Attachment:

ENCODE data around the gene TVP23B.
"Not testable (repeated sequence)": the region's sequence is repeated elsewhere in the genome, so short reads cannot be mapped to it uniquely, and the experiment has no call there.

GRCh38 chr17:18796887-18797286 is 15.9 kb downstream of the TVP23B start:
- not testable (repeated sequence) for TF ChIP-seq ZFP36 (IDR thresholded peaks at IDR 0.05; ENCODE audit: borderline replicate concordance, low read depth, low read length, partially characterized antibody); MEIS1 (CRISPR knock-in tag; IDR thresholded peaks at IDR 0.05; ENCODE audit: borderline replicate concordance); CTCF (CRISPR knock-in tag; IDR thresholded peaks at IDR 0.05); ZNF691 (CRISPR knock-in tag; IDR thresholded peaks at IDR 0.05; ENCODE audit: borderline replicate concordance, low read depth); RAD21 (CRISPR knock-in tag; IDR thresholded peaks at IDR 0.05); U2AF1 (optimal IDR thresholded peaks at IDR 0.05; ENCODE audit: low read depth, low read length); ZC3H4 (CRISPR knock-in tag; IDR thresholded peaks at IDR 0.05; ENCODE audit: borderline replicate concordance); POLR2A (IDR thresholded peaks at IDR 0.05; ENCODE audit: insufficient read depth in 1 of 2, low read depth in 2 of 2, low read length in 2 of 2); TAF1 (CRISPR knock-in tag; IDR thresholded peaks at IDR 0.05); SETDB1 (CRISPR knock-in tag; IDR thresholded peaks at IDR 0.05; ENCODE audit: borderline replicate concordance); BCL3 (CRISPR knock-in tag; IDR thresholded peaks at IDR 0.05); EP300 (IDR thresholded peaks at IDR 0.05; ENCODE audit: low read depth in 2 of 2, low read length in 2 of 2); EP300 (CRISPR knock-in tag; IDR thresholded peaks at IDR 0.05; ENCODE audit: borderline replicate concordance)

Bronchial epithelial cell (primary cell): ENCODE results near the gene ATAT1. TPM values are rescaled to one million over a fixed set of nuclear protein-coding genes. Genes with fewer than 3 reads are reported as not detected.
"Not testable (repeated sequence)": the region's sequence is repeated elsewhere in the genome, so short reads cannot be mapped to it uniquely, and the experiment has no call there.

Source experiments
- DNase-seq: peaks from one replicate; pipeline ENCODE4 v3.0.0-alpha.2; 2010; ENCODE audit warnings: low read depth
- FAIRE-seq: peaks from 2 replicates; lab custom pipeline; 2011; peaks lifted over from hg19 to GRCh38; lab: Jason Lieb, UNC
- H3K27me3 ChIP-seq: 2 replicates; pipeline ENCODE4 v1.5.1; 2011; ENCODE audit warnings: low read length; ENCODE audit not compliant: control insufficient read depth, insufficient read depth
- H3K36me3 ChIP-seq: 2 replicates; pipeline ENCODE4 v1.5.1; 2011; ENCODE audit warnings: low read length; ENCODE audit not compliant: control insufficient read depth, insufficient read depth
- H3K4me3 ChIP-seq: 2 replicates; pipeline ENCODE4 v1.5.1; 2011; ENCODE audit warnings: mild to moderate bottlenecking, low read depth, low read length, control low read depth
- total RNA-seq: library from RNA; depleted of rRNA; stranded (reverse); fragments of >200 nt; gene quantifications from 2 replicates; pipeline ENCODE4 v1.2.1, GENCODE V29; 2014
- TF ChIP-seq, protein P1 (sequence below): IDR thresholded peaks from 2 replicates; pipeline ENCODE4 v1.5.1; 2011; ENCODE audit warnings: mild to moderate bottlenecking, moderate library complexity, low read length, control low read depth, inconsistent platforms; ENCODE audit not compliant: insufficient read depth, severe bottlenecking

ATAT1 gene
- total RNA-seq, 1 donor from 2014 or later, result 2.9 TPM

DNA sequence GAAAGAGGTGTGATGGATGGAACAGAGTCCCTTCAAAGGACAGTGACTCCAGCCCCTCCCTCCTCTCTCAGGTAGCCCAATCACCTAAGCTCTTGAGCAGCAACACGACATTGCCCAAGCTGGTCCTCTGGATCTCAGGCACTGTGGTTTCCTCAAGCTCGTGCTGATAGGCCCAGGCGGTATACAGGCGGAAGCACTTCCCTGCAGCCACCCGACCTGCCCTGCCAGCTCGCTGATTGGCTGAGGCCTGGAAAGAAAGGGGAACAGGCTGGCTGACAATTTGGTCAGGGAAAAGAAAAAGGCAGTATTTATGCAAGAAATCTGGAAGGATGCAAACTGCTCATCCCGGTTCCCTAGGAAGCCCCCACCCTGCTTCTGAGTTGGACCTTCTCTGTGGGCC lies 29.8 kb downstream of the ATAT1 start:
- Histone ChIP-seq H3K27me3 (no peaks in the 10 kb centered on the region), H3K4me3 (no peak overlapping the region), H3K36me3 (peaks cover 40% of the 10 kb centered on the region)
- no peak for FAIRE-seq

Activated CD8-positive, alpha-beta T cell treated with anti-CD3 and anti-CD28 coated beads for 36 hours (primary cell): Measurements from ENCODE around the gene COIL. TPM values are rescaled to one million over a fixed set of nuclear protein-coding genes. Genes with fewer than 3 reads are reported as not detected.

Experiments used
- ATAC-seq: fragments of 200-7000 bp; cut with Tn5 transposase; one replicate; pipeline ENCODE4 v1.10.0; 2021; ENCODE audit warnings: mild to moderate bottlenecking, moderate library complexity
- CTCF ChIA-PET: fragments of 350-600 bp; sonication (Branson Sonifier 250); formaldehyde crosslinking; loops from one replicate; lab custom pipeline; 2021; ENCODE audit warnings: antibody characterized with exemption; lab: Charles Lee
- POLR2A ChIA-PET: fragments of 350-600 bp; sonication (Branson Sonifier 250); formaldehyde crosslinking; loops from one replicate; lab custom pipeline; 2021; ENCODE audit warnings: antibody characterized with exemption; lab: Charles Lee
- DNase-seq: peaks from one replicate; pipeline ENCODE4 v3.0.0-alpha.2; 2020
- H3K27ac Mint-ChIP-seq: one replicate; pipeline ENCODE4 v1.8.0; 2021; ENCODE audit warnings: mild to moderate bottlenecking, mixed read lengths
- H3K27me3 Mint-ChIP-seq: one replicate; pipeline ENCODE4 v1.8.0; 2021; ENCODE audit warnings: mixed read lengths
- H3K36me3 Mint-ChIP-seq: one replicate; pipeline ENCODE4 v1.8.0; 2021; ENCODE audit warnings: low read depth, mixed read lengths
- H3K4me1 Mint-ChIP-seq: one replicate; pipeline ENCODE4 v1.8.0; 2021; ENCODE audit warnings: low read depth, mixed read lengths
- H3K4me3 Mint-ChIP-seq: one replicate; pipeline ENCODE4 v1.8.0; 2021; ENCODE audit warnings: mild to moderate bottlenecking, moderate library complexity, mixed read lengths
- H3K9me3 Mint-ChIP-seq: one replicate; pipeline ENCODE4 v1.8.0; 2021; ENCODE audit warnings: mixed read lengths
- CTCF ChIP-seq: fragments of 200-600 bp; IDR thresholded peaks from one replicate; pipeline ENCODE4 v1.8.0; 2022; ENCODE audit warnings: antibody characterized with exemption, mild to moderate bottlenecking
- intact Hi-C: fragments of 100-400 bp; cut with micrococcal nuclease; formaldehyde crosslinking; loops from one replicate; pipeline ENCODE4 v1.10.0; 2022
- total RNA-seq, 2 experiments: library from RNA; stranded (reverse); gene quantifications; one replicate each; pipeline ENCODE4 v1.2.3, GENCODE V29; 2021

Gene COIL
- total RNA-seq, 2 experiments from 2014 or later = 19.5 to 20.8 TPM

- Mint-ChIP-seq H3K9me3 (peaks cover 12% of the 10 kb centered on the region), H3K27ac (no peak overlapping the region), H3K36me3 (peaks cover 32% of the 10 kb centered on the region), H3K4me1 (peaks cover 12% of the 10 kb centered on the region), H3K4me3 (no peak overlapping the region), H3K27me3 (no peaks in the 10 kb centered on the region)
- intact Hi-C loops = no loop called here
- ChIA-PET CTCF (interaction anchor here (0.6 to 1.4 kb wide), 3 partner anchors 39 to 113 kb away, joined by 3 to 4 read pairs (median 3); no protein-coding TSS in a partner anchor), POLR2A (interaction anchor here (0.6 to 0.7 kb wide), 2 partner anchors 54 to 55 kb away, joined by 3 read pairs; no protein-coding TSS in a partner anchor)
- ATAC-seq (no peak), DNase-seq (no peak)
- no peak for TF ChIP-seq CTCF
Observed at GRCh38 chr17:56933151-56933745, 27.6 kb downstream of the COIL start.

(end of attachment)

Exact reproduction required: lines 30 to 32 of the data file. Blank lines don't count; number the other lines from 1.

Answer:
- H3K4me3 Mint-ChIP-seq: one replicate; pipeline ENCODE4 v1.8.0; 2021; ENCODE audit warnings: mild to moderate bottlenecking, moderate library complexity, mixed read lengths
- H3K9me3 Mint-ChIP-seq: one replicate; pipeline ENCODE4 v1.8.0; 2021; ENCODE audit warnings: mixed read lengths
- CTCF ChIP-seq: fragments of 200-600 bp; IDR thresholded peaks from one replicate; pipeline ENCODE4 v1.8.0; 2022; ENCODE audit warnings: antibody characterized with exemption, mild to moderate bottlenecking